Since I have mentioned in my previous blog that the “new” diplomacy is simply an adjusted version of “old” diplomacy to new emerging world trends, the following blog will be followed in the same nature stating that the “old” diplomacy definitely has much of contemporary relevance. Relevance of traditional diplomacy at the present will be illustrated in four main features of traditional diplomacy that are still in practice in contemporary diplomacy.
Firstly, the foreign office being the brain and the ambassadors being the “eyes and the ears”, diplomacy is conducted on a hierarchical bases, given that most of the times ambassadors have a very limited role in policy formulation and decision making. Recommendations given by the ambassadors are not always followed, but in cases even neglected. Moreover, actions of the ambassadors overseas are generally restrained and overly controlled, which is seen by the diplomats themselves as very constraining and damaging to the missions they undertake.
Secondly, as secrecy is born with diplomacy, it is still seen as even a necessity during the diplomatic negotiations. As mentioned in my previous blog, even though the “new” diplomacy is known for it being more open and public, secret diplomacy is still in wide use. As seen on the video last week, there are still many things that diplomats prefer not to talk about. As in the case of spying, even though diplomats themselves may not act as spies, but there is a still possibility that they might engage in the work of the spies, which may of course interfere and damage the mission of a diplomat.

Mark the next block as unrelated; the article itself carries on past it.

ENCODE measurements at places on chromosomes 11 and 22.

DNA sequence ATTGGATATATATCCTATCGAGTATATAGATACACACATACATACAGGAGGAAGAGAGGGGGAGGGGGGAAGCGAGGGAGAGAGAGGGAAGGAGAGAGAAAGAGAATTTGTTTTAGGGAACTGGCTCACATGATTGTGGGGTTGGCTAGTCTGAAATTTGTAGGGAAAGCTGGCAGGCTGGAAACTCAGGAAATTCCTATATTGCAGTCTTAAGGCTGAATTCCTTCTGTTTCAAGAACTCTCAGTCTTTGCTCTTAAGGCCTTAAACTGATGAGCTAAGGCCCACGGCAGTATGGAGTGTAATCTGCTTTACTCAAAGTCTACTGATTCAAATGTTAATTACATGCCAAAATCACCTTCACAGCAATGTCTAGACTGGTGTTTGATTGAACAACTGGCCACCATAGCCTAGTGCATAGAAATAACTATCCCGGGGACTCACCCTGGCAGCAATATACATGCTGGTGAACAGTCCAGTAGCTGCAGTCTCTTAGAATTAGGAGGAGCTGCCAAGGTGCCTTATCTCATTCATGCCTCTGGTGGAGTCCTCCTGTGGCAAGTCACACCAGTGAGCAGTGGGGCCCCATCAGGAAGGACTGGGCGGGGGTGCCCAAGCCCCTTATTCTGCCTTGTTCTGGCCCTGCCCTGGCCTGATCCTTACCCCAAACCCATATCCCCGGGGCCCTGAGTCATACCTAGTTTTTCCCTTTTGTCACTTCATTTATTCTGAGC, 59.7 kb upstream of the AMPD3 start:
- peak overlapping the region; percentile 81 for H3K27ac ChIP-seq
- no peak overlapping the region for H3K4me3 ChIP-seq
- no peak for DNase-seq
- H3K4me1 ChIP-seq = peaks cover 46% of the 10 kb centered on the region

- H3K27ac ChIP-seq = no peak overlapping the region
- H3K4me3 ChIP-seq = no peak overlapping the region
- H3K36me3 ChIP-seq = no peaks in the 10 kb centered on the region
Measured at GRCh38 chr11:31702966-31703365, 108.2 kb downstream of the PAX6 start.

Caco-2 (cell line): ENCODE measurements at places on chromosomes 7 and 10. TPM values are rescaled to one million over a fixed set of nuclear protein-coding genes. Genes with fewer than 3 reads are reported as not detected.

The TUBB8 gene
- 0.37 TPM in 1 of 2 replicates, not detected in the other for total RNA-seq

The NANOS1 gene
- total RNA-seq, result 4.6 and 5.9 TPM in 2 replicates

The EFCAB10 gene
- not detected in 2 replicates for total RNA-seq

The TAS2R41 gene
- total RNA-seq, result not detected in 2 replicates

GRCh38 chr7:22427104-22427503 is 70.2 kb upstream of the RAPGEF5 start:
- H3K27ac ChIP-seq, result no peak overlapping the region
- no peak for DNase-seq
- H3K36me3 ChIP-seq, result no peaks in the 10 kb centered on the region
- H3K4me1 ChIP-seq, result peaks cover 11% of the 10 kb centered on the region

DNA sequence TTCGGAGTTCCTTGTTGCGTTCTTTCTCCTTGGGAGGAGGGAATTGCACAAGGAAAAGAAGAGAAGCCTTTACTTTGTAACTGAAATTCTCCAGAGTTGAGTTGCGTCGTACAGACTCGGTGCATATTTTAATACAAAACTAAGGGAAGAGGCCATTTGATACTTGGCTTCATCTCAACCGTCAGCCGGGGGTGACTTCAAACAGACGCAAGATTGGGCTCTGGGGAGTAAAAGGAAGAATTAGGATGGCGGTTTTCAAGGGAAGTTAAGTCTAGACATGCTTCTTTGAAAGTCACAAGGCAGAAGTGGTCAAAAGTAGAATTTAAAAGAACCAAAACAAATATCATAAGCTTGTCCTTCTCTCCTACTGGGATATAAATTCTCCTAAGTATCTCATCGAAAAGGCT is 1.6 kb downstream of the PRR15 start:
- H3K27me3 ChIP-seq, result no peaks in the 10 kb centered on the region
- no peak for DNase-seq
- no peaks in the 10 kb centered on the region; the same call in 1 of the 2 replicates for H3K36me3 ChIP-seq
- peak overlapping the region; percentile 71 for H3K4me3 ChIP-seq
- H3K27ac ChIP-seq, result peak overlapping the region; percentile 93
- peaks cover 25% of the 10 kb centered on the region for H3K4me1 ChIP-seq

Thirdly, traditional ceremonial procedures of traditional diplomacy are still continued in contemporary diplomacy. For example, it is the duty of an ambassador to attend social events of their hosting states and not only. Thus, social functions of a diplomat are still seen as a necessity as it was in traditional diplomacy.
Finally, one of the most interesting ones is the public diplomacy. Taken for example, the Byzantine method of promoting their prestige by taking hostages from different states and treating them lavishly, after which these hostages upon returning back to their lands “presumably impressed with the splendor of the imperial capital, they dazzled their compatriots with what they had seen, inspiring awe and respect”. (Leguey-Feilleux, 2009, p36). This resembles a contemporary use of public diplomacy, the purpose of which “is not only creating a better understanding of the political objectives of the sending state and fostering support for its policies, but also creating an appeal for all aspects of its culture.” (Leguey-Feilleux, 2009, p-191) For example, the United States of America promotes its own prestige by sponsoring student/teachers/workers exchange programs, having a network of US libraries in foreign countries and etc. (A bit of a resemblance with the use of soft power in order to achieve one’s means.)
Leguey-Feilleux, Jean-Robert (2009) The Dynamics of Diplomacy Lynne Rienner Publishers, London.
Riordan Shaun, (2003) The New Diplomacy Cambridge: Polity.